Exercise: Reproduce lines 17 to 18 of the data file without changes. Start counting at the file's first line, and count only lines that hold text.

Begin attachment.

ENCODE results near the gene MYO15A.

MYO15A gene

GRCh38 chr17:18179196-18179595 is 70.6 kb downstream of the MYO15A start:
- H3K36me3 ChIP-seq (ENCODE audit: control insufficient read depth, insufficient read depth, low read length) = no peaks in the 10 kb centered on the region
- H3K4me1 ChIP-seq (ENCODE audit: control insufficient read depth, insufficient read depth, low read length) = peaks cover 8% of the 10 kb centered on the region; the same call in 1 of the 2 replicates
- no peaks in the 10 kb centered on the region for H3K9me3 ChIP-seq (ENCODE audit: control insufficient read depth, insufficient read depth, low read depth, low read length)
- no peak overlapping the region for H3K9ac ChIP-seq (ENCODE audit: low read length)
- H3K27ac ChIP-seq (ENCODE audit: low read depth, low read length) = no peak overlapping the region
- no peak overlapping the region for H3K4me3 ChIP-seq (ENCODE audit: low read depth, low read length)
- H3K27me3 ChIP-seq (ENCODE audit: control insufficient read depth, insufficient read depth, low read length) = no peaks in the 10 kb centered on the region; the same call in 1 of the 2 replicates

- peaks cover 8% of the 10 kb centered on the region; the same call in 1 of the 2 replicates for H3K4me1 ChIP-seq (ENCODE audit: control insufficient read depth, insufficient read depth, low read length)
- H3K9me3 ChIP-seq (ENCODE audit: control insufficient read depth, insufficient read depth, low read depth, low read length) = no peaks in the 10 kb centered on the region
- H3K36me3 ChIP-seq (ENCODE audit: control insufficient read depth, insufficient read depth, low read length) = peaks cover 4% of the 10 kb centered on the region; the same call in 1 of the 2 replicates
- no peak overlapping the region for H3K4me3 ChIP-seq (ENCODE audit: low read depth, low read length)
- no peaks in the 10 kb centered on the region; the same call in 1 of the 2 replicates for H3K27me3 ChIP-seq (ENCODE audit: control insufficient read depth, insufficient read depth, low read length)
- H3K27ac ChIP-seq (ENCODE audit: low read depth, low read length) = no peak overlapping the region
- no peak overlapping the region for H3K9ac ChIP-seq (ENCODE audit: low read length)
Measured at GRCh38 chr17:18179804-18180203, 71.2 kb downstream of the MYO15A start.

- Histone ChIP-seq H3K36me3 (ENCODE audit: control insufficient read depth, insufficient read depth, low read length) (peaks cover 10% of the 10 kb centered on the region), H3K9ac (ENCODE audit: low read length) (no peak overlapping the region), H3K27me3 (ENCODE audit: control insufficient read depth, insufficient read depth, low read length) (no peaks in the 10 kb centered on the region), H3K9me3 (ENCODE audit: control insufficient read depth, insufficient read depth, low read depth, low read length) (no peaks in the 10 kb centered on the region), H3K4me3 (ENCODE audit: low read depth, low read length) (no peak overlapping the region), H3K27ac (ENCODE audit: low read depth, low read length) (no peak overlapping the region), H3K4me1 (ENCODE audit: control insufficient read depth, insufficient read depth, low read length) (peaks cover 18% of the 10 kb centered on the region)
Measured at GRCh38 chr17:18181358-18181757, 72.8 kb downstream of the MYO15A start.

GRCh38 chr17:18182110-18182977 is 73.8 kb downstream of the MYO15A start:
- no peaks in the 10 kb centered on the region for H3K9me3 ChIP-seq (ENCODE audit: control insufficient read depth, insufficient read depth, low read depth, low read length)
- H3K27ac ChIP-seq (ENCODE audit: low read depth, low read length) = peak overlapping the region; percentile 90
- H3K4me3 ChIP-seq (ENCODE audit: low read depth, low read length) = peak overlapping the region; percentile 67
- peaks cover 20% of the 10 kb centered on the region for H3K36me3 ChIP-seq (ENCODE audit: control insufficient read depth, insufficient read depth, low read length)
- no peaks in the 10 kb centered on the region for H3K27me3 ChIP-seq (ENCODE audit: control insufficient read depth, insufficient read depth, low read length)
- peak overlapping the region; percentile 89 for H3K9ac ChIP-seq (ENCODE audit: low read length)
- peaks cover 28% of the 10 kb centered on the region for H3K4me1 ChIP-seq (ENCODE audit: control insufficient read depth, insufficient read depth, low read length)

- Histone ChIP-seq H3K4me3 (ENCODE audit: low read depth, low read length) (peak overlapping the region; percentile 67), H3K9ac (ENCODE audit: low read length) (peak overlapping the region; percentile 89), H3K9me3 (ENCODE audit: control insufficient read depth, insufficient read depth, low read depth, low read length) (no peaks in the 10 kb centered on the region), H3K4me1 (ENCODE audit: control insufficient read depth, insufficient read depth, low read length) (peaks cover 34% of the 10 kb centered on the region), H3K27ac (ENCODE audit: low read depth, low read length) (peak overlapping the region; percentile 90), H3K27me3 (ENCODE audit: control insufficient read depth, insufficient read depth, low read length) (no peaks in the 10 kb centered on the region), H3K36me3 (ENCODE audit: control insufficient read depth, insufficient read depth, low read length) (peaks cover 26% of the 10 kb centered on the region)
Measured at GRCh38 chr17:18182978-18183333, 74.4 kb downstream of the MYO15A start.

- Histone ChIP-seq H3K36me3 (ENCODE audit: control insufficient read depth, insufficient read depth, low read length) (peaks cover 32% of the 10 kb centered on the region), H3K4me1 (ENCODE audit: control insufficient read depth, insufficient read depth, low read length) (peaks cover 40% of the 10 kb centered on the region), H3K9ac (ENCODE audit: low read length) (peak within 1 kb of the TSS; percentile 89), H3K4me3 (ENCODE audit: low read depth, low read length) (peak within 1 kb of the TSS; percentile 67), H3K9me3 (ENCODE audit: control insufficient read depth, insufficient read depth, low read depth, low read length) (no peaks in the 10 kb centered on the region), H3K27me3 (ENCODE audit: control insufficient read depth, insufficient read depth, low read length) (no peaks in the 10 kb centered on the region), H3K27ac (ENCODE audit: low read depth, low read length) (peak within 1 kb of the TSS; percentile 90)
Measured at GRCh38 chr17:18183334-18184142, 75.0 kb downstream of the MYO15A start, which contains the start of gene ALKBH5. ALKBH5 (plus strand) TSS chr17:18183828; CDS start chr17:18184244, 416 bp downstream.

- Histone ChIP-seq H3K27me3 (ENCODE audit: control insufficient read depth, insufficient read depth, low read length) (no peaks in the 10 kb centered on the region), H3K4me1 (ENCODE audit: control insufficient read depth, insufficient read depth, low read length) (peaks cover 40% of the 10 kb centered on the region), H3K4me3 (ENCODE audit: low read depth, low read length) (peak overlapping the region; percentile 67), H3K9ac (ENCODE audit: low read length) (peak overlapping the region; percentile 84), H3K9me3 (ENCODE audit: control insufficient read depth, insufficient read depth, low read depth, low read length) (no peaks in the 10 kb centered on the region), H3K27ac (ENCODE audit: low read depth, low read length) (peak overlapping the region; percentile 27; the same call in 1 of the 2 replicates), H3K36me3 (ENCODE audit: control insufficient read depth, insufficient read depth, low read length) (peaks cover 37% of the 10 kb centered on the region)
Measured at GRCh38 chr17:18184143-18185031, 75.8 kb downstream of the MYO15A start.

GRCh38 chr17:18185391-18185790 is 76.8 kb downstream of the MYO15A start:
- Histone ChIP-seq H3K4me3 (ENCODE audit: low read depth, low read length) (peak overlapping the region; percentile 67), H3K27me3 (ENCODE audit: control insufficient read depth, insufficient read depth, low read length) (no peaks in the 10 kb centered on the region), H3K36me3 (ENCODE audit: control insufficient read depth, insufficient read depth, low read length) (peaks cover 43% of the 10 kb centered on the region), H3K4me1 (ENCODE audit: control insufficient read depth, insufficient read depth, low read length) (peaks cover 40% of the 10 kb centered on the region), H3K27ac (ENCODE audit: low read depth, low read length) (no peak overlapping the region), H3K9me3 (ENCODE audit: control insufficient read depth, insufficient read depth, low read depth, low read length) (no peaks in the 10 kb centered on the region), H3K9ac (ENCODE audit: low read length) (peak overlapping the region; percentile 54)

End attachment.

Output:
- no peak overlapping the region for H3K9ac ChIP-seq (ENCODE audit: low read length)
Measured at GRCh38 chr17:18179804-18180203, 71.2 kb downstream of the MYO15A start.